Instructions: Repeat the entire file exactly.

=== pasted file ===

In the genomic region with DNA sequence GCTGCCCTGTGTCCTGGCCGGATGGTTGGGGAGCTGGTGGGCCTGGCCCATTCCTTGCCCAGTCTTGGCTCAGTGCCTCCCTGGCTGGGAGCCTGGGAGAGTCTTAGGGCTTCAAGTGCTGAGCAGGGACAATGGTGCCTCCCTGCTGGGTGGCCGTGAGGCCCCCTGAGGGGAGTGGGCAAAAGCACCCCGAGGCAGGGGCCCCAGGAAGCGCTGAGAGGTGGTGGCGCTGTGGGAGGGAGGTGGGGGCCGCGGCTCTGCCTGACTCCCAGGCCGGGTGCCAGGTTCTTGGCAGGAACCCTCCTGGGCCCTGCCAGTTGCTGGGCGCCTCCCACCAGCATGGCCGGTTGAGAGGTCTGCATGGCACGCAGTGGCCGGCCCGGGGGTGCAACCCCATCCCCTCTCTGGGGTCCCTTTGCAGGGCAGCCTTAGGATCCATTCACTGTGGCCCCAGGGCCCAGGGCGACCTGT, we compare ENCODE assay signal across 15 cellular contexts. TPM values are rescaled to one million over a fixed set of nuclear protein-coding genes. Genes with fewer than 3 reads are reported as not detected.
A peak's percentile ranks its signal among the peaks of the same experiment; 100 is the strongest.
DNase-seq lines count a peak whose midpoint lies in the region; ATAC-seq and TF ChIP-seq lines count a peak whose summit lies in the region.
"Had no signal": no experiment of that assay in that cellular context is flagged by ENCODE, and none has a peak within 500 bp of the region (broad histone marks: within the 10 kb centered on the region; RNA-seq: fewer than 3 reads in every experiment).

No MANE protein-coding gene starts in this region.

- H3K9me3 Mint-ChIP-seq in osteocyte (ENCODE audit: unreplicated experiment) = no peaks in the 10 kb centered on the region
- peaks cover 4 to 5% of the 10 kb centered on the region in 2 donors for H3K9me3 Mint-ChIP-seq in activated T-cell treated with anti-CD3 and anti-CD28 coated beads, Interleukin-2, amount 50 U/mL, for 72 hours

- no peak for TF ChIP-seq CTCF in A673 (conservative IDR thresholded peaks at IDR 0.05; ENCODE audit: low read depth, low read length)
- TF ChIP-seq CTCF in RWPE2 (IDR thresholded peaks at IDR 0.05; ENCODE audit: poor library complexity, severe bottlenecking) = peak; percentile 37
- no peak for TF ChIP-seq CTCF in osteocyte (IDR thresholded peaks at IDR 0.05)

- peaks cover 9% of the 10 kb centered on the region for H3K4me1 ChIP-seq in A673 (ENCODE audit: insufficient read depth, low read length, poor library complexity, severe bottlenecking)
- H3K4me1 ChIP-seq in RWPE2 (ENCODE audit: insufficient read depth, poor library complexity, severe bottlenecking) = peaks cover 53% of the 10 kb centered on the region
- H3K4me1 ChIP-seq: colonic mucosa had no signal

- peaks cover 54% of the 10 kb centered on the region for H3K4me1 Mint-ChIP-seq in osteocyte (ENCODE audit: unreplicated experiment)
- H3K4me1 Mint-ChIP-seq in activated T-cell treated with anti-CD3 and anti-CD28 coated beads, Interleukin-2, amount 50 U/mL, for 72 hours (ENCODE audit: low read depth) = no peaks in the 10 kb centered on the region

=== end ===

In the genomic region with DNA sequence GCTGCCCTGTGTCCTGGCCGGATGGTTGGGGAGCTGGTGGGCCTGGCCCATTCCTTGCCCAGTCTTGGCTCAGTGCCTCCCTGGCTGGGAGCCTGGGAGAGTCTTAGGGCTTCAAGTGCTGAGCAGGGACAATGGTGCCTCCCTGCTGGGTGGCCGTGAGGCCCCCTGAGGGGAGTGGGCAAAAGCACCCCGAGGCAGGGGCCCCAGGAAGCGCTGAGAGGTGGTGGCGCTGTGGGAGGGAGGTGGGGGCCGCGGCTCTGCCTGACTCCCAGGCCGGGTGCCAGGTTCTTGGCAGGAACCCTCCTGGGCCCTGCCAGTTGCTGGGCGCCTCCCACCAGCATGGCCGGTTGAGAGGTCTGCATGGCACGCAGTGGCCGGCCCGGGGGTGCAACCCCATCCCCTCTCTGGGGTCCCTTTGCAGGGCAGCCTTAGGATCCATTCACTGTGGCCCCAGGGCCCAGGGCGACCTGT, we compare ENCODE assay signal across 15 cellular contexts. TPM values are rescaled to one million over a fixed set of nuclear protein-coding genes. Genes with fewer than 3 reads are reported as not detected.
A peak's percentile ranks its signal among the peaks of the same experiment; 100 is the strongest.
DNase-seq lines count a peak whose midpoint lies in the region; ATAC-seq and TF ChIP-seq lines count a peak whose summit lies in the region.
"Had no signal": no experiment of that assay in that cellular context is flagged by ENCODE, and none has a peak within 500 bp of the region (broad histone marks: within the 10 kb centered on the region; RNA-seq: fewer than 3 reads in every experiment).

No MANE protein-coding gene starts in this region.

- H3K9me3 Mint-ChIP-seq in osteocyte (ENCODE audit: unreplicated experiment) = no peaks in the 10 kb centered on the region
- peaks cover 4 to 5% of the 10 kb centered on the region in 2 donors for H3K9me3 Mint-ChIP-seq in activated T-cell treated with anti-CD3 and anti-CD28 coated beads, Interleukin-2, amount 50 U/mL, for 72 hours

- no peak for TF ChIP-seq CTCF in A673 (conservative IDR thresholded peaks at IDR 0.05; ENCODE audit: low read depth, low read length)
- TF ChIP-seq CTCF in RWPE2 (IDR thresholded peaks at IDR 0.05; ENCODE audit: poor library complexity, severe bottlenecking) = peak; percentile 37
- no peak for TF ChIP-seq CTCF in osteocyte (IDR thresholded peaks at IDR 0.05)

- peaks cover 9% of the 10 kb centered on the region for H3K4me1 ChIP-seq in A673 (ENCODE audit: insufficient read depth, low read length, poor library complexity, severe bottlenecking)
- H3K4me1 ChIP-seq in RWPE2 (ENCODE audit: insufficient read depth, poor library complexity, severe bottlenecking) = peaks cover 53% of the 10 kb centered on the region
- H3K4me1 ChIP-seq: colonic mucosa had no signal

- peaks cover 54% of the 10 kb centered on the region for H3K4me1 Mint-ChIP-seq in osteocyte (ENCODE audit: unreplicated experiment)
- H3K4me1 Mint-ChIP-seq in activated T-cell treated with anti-CD3 and anti-CD28 coated beads, Interleukin-2, amount 50 U/mL, for 72 hours (ENCODE audit: low read depth) = no peaks in the 10 kb centered on the region